|Publication number||US7247023 B2|
|Application number||US 10/355,195|
|Publication date||Jul 24, 2007|
|Filing date||Jan 31, 2003|
|Priority date||Jun 27, 2002|
|Also published as||US20040002041|
|Publication number||10355195, 355195, US 7247023 B2, US 7247023B2, US-B2-7247023, US7247023 B2, US7247023B2|
|Inventors||Daniel M. Peplinski, Alan Utter, David Neiman|
|Original Assignee||Peplinski Daniel M, Alan Utter, David Neiman|
|Export Citation||BiBTeX, EndNote, RefMan|
|Patent Citations (25), Non-Patent Citations (5), Referenced by (20), Classifications (12), Legal Events (4)|
|External Links: USPTO, USPTO Assignment, Espacenet|
This application claims priority to U.S. provisional application Ser. No. 60/391,587, filed Jun. 27, 2002, the entire contents of which are hereby incorporated by reference.
1. Technical Field
The present invention relates generally to products and methods useful for monitoring body weight and nutrition, and more particularly to methods and products that can be used over the Internet or through software to calculate and monitor body weight and nutrition, especially for those in sports programs that weight monitoring, such as wrestling.
2. Related Art
Athletes, especially wrestlers, may lose weight very rapidly to gain a competitive advantage. Athletes often use rapid weight reduction methods in order to qualify for a certain weight classification. For some wrestlers, in particular, weight loss is excessive and often accomplished by methods that lead to loss of lean body mass and total body water. There is evidence that this excessive and rapid weight loss is unhealthy, especially for high school wrestlers who have not yet completed their growth and development. Negative health consequences include growth retardation, decreased academic and cognitive performance, and altered endocrine or hormonal function. Cycling of body weight may also decrease strength, power and endurance, diminishing a wrestler's likelihood of success. Three tragic deaths in late 1997 prompted the National Collegiate Athletic Association (NCAA) to make a Wrestling Weight Certification Program (WWCP) mandatory to foster a safe competitive environment.
U.S. Pat. Nos. 5,937,387 to Summerell et al., 5,954,640 to Szabo and 6,368,272, to Porumbescu describe various nutritional methods and algorithms. Summerell's system can be accessed through either an Internet or intranet format, or implemented in a stand-alone mode or a workstation or a PC. However, none of these methods provides a product or method that is easily employed by a user to determine how much weight a particular individual can be expected to lose or maintain without adverse affect to their body, and to build a nutrition plan.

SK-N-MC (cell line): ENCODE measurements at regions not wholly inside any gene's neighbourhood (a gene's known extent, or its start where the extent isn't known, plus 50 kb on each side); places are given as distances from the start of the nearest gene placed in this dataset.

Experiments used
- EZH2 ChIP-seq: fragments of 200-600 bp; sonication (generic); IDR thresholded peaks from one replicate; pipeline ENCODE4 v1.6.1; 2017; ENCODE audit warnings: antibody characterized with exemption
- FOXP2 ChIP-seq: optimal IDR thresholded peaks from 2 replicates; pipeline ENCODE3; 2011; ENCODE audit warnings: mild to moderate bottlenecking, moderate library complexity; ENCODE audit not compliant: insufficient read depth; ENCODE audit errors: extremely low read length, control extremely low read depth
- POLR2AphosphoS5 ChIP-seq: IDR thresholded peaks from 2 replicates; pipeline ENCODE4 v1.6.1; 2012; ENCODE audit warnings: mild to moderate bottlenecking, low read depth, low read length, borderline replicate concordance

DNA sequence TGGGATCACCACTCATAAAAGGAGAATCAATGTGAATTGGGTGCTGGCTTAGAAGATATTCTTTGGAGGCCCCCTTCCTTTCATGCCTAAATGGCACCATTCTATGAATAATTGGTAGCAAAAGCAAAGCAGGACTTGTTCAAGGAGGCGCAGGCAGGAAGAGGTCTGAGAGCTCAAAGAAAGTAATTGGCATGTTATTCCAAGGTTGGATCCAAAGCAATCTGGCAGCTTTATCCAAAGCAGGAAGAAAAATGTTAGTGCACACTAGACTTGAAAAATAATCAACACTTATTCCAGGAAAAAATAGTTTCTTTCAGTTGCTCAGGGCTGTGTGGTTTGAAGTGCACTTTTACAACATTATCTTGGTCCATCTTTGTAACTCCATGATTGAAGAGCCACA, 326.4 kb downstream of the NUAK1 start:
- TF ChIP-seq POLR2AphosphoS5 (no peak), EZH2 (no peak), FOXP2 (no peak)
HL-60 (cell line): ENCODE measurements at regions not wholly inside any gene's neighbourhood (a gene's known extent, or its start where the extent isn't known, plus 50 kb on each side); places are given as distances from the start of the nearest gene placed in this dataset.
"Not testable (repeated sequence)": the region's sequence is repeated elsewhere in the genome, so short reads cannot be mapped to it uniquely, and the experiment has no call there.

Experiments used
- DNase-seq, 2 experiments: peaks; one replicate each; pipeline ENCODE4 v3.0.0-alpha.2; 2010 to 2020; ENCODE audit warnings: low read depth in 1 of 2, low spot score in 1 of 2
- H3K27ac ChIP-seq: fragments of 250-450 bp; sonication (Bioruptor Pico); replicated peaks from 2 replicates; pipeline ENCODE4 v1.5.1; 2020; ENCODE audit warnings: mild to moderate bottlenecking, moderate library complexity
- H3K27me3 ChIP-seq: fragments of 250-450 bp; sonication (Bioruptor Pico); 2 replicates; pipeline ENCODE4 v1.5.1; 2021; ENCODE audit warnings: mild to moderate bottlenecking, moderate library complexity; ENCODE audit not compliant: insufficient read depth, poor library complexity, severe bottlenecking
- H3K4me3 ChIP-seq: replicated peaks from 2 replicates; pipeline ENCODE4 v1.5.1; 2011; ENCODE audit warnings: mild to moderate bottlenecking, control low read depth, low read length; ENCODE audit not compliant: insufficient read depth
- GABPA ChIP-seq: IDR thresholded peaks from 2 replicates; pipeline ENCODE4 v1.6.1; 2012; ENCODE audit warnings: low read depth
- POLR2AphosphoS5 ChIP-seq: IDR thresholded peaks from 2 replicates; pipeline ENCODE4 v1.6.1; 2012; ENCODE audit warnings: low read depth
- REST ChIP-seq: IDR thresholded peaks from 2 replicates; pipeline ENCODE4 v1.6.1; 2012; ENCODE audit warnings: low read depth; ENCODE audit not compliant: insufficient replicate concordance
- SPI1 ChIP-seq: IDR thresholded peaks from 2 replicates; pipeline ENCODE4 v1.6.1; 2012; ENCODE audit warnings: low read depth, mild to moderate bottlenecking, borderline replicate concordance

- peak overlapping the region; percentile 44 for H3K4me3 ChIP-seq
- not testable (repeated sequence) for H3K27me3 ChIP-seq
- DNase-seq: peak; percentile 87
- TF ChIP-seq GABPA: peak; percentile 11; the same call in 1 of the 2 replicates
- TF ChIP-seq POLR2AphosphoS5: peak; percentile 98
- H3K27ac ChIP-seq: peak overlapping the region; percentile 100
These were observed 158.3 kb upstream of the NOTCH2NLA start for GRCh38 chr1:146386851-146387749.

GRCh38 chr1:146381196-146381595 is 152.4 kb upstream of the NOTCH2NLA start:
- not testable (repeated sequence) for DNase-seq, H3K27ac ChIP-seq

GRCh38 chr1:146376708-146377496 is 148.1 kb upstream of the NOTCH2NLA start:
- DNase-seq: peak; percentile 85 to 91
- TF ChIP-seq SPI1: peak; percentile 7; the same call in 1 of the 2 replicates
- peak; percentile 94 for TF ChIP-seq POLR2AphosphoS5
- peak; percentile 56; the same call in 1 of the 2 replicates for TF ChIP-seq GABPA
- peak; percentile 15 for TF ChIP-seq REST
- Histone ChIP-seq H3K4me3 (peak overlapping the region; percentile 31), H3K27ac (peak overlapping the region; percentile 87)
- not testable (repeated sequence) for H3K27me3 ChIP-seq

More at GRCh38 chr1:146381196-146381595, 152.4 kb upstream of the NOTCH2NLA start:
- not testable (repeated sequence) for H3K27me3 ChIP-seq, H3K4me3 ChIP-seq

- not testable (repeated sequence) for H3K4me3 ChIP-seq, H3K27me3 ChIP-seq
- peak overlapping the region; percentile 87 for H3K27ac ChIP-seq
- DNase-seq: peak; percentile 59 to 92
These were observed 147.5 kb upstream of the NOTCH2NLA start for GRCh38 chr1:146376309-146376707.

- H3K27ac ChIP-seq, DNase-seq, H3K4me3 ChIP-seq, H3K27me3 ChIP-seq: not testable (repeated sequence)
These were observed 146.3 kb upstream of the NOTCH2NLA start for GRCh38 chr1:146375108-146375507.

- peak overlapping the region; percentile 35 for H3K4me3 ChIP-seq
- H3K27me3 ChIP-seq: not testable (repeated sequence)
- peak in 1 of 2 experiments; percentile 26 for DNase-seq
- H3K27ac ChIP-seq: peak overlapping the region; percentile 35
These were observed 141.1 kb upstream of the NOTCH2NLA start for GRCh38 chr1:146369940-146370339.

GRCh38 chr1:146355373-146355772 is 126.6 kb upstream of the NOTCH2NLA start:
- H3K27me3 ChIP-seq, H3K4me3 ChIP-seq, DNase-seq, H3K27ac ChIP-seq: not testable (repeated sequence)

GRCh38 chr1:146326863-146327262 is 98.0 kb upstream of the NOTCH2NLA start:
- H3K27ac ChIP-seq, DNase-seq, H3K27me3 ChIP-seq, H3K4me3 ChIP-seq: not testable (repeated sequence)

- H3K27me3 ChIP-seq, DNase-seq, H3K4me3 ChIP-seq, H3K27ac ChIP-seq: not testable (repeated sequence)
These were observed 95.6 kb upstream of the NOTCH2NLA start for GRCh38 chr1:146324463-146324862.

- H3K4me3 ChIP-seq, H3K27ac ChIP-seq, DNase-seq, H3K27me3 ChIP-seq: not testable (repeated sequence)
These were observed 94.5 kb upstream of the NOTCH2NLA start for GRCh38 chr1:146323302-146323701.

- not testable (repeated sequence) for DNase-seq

U.S. Pat. No. 5,839,901 to Karkanen discloses an integrated weight loss control method. Karkanen fails to disclose, however, monitoring a subject's weight to determine a maximum allowable weight loss over successive time periods, and building a nutrition plan to conform to the allowable weight loss values.
U.S. Pat. No. 4,951,197 to Mellinger discloses a weight loss management system. Mellinger fails to disclose, however, monitoring a subject's weight to determine a maximum allowable weight loss over successive time periods and building a nutrition plan to conform to the allowable weight loss values.
According to a first embodiment, a method of conducting a weight and nutritional program over a network comprises providing a menu of data entry options, at least one of the data entry options allowing entry of data for an assessment of a subject, generating a weight plan based on the subject assessment data, the weight plan including a plurality of minimum weights for the subject, each of the minimum weights being associated with a time, and generating a nutritional plan based on the subject data entered. Generating the nutrition plan comprises providing a series of food exchange item displays to the user, receiving food exchange item selections from the user, and generating a nutritional plan based on the user's selections.